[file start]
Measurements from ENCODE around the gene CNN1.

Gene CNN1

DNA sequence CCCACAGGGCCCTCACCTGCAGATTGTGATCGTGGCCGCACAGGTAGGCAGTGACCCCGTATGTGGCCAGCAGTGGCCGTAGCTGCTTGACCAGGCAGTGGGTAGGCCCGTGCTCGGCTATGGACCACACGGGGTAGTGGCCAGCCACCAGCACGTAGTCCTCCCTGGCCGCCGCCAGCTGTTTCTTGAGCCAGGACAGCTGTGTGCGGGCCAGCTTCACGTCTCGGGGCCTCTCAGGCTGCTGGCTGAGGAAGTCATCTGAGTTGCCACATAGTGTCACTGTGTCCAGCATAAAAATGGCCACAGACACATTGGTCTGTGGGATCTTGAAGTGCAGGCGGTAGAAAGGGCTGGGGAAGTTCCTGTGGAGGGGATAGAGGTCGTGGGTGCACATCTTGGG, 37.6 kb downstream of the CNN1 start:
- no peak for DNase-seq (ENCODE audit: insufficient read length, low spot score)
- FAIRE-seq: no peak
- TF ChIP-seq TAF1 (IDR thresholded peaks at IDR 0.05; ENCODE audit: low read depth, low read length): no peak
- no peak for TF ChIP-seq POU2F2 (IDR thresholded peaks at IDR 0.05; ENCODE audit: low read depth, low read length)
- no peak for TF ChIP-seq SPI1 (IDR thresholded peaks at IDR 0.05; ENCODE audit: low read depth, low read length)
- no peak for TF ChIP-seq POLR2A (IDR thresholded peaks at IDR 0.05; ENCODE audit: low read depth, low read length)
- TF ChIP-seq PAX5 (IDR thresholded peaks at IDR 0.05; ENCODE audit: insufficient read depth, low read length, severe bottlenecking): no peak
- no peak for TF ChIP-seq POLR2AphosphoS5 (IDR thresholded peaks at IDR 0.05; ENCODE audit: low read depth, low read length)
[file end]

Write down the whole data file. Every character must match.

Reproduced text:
Measurements from ENCODE around the gene CNN1.

Gene CNN1

DNA sequence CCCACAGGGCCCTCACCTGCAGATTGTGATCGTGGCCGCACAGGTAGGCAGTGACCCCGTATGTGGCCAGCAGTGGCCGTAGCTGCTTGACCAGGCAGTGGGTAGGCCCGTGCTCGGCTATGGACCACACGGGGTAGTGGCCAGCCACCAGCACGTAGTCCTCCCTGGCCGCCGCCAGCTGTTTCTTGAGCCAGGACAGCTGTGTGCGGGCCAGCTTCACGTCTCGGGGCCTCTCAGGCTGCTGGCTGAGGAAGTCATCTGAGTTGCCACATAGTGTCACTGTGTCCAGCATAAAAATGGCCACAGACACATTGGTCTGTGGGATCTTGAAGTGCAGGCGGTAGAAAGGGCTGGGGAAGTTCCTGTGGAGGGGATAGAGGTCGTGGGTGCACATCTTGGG, 37.6 kb downstream of the CNN1 start:
- no peak for DNase-seq (ENCODE audit: insufficient read length, low spot score)
- FAIRE-seq: no peak
- TF ChIP-seq TAF1 (IDR thresholded peaks at IDR 0.05; ENCODE audit: low read depth, low read length): no peak
- no peak for TF ChIP-seq POU2F2 (IDR thresholded peaks at IDR 0.05; ENCODE audit: low read depth, low read length)
- no peak for TF ChIP-seq SPI1 (IDR thresholded peaks at IDR 0.05; ENCODE audit: low read depth, low read length)
- no peak for TF ChIP-seq POLR2A (IDR thresholded peaks at IDR 0.05; ENCODE audit: low read depth, low read length)
- TF ChIP-seq PAX5 (IDR thresholded peaks at IDR 0.05; ENCODE audit: insufficient read depth, low read length, severe bottlenecking): no peak
- no peak for TF ChIP-seq POLR2AphosphoS5 (IDR thresholded peaks at IDR 0.05; ENCODE audit: low read depth, low read length)